Reading through the Bible together
The early verses of this chapter mention Nebuchadnezzar’s invasion of Jerusalem and what he did to Zedekiah and to the people of Judah. King Zedekiah defended his city for more than two years, but in the eleventh year of his reign a part of the wall was broken. After he saw the Babylonian chieftains enter into the city of Jerusalem, Zedekiah and his soldiers fled from Jerusalem secretly in the night. They wanted to flee to Arabah, near Egypt, but unfortunately they were caught near Jericho. And they were taken to King Nebuchadnezzar, who was staying at Libra in the land of Hamath in Syria. Nebuchadnezzar killed Zedekiah’s children and the nobles of Judah, blinded the eyes of Zedekiah, put him in bronze fetters, and had him taken to Babylon. In the meantime the Chaldeans burned the king’s palace and the houses of the Judeans with fire, and broke down the walls of Jerusalem. Then Nebuzaradan, the Babylonian captain of the guard, deported the rest of the people of Judah to Babylon, except the poor Judean farmers.
While Jeremiah was shut up in the court of the prison, God’s message came to him regarding Ebed-Melech who had previously saved Jeremiah from the dungeon of mire without water. God guaranteed his life.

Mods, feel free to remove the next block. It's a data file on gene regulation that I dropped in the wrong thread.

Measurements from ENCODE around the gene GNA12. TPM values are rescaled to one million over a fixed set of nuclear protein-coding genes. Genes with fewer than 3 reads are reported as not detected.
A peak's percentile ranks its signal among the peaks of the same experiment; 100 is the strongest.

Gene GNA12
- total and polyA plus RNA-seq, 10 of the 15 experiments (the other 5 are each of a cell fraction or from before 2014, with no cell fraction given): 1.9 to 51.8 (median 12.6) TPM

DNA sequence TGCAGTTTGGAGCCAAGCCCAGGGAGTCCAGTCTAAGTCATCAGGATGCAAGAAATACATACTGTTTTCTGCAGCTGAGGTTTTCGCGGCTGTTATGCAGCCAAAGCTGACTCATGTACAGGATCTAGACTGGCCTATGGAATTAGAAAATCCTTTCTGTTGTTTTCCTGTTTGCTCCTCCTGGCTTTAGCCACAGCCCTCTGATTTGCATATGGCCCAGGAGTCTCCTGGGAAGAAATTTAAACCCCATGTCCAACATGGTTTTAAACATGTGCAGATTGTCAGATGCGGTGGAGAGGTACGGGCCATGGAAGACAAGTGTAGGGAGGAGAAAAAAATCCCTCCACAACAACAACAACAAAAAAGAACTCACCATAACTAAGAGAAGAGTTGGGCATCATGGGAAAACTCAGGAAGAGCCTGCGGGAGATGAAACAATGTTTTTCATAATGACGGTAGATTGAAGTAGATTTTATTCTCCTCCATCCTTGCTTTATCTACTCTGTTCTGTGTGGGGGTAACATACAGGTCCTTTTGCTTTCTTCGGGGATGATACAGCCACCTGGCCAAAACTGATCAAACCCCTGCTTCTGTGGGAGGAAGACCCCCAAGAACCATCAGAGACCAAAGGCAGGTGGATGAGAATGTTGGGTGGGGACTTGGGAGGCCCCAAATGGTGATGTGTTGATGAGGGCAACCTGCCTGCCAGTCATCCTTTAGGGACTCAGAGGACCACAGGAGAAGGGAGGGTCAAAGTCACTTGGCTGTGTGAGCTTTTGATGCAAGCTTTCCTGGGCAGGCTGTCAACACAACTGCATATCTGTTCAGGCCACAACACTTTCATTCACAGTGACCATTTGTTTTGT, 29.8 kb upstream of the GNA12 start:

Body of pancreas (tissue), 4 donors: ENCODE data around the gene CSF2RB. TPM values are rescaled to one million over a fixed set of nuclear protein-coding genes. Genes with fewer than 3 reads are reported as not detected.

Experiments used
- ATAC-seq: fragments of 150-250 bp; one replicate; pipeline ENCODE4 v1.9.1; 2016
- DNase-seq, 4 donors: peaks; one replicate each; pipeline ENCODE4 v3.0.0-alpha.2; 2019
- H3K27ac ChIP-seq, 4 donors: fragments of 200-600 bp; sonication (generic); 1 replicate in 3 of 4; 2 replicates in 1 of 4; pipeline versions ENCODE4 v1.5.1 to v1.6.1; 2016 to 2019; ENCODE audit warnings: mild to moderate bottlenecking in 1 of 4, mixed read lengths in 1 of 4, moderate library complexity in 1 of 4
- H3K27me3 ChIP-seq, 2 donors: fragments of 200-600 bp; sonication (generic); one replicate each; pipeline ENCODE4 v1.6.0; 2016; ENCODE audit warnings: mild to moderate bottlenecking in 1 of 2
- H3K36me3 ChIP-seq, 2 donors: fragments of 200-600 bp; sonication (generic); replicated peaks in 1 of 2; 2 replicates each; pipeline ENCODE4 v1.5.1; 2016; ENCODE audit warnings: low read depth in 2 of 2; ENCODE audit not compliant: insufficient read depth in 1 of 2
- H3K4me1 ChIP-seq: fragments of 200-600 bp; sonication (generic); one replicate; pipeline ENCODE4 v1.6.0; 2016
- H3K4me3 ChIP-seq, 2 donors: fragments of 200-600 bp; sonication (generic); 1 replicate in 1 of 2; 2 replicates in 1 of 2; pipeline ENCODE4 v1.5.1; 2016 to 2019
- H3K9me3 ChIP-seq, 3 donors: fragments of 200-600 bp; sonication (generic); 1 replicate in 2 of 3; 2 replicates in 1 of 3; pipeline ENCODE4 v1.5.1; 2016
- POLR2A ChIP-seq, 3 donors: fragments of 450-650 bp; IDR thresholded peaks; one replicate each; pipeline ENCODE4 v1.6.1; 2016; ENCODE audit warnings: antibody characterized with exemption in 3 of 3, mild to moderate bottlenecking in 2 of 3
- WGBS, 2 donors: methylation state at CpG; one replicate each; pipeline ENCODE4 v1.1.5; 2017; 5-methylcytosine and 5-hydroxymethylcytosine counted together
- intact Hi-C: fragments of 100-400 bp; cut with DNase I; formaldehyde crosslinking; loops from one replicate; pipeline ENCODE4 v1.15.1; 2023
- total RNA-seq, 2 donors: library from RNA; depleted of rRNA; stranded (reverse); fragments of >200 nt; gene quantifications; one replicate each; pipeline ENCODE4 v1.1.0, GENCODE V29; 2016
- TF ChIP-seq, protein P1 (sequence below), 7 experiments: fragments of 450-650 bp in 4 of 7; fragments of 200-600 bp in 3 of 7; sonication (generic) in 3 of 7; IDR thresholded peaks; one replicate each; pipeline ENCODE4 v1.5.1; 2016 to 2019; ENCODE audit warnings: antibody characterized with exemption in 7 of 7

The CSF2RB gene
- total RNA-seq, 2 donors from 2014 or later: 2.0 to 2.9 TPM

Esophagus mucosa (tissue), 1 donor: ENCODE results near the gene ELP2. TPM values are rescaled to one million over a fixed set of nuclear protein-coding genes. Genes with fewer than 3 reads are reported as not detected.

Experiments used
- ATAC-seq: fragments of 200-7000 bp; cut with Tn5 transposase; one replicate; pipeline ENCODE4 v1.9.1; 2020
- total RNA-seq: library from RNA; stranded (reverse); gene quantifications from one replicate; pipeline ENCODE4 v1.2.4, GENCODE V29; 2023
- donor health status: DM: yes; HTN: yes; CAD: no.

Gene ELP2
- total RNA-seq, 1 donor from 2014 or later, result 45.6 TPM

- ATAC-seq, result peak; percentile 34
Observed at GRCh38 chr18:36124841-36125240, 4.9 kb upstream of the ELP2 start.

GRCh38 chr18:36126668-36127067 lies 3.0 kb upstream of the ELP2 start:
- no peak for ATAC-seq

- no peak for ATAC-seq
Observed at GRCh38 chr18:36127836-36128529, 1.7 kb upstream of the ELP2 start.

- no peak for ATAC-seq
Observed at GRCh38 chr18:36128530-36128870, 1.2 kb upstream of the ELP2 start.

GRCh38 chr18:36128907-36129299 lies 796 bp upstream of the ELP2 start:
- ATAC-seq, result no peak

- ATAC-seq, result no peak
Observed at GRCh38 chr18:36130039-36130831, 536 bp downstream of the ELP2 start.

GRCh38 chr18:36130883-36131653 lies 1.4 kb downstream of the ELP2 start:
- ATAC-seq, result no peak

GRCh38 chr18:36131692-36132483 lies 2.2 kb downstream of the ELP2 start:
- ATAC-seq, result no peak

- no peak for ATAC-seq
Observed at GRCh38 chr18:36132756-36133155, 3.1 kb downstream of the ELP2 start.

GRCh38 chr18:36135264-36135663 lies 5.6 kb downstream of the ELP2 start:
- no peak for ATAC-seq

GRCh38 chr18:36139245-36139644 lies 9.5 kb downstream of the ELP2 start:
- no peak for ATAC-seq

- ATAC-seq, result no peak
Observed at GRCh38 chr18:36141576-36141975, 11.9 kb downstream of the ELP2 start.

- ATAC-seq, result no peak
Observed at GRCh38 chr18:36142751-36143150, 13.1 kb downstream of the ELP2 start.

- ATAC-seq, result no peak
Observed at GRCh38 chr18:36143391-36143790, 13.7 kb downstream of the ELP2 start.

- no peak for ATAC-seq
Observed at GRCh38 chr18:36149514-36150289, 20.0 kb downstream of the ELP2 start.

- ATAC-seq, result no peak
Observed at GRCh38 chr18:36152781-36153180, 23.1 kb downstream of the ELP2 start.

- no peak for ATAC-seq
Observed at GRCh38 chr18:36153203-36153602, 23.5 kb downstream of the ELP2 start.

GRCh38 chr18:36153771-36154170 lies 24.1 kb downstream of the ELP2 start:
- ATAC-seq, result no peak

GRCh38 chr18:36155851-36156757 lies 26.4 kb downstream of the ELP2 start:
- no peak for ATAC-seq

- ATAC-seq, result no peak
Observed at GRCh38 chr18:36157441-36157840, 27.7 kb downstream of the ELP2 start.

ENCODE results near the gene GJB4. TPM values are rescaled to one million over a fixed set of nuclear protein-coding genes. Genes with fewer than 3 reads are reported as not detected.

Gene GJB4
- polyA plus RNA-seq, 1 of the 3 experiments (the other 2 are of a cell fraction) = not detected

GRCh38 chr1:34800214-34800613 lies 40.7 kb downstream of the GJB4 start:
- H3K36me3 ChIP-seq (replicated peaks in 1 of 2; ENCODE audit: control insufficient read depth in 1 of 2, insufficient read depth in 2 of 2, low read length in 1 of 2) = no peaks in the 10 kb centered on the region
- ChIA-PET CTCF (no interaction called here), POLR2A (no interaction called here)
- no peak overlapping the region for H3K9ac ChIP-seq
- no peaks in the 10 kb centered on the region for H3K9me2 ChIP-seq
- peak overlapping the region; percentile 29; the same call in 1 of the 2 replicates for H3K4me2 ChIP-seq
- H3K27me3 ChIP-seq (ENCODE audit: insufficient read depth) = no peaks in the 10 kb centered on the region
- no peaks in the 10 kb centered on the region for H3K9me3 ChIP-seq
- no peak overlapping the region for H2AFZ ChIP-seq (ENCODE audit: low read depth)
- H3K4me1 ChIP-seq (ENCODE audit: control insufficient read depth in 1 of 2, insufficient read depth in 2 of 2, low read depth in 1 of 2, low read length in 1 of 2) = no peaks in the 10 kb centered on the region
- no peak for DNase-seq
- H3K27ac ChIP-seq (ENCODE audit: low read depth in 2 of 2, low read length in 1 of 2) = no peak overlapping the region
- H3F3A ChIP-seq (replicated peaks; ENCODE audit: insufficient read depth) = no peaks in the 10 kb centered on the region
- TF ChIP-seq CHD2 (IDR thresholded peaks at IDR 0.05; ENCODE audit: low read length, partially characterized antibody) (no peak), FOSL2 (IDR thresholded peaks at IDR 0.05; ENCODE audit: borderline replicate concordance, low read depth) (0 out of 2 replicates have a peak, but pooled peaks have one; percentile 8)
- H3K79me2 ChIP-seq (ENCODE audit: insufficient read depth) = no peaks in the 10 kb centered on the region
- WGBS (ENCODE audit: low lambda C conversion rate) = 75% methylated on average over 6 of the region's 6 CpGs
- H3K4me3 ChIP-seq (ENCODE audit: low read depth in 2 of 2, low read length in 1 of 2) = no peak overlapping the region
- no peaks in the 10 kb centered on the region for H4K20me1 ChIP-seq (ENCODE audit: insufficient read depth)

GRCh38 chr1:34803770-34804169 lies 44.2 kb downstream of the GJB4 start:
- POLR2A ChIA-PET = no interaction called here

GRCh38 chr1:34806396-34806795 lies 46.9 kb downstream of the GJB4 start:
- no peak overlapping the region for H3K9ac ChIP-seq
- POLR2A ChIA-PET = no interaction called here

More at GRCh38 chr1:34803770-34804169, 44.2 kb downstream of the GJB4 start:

This chapter contrasts three kinds of people. Firstly, the king’s officials trusted in Egypt and hated Jeremiah. In their hearts they were wicked officials and took their stand against God. Contrastively Ebed-Melech trusted in God and wanted to save the life of Jeremiah. Apparently he was a man of good faith trusting in God. However, King Zedekiah does not belong to these two groups. He was kind enough to save Jeremiah from the hands of the officials, but he did not accept Jeremiah’s suggestion to surrender to the king of Babylon, because he trusted the strength of the Egyptian army from which the Babylonians once fled (Jeremiah 37:5). And the result of his disbelief in God was the destruction of Jerusalem, and the end of the kingdom of Judah. Jeremiah 39:1-10 describes how miserable was the end of Zedekiah’s life. He could have avoided such misery if he had fully believed and obeyed God’s message through Jeremiah.
How can we avoid being like King Zedekiah and his officials? Are we listening and obeying God’s voice through His messenger sincerely or are we judging the situation according to worldly standards?
Yoshitaka Kobayashi, Ph.D., Japan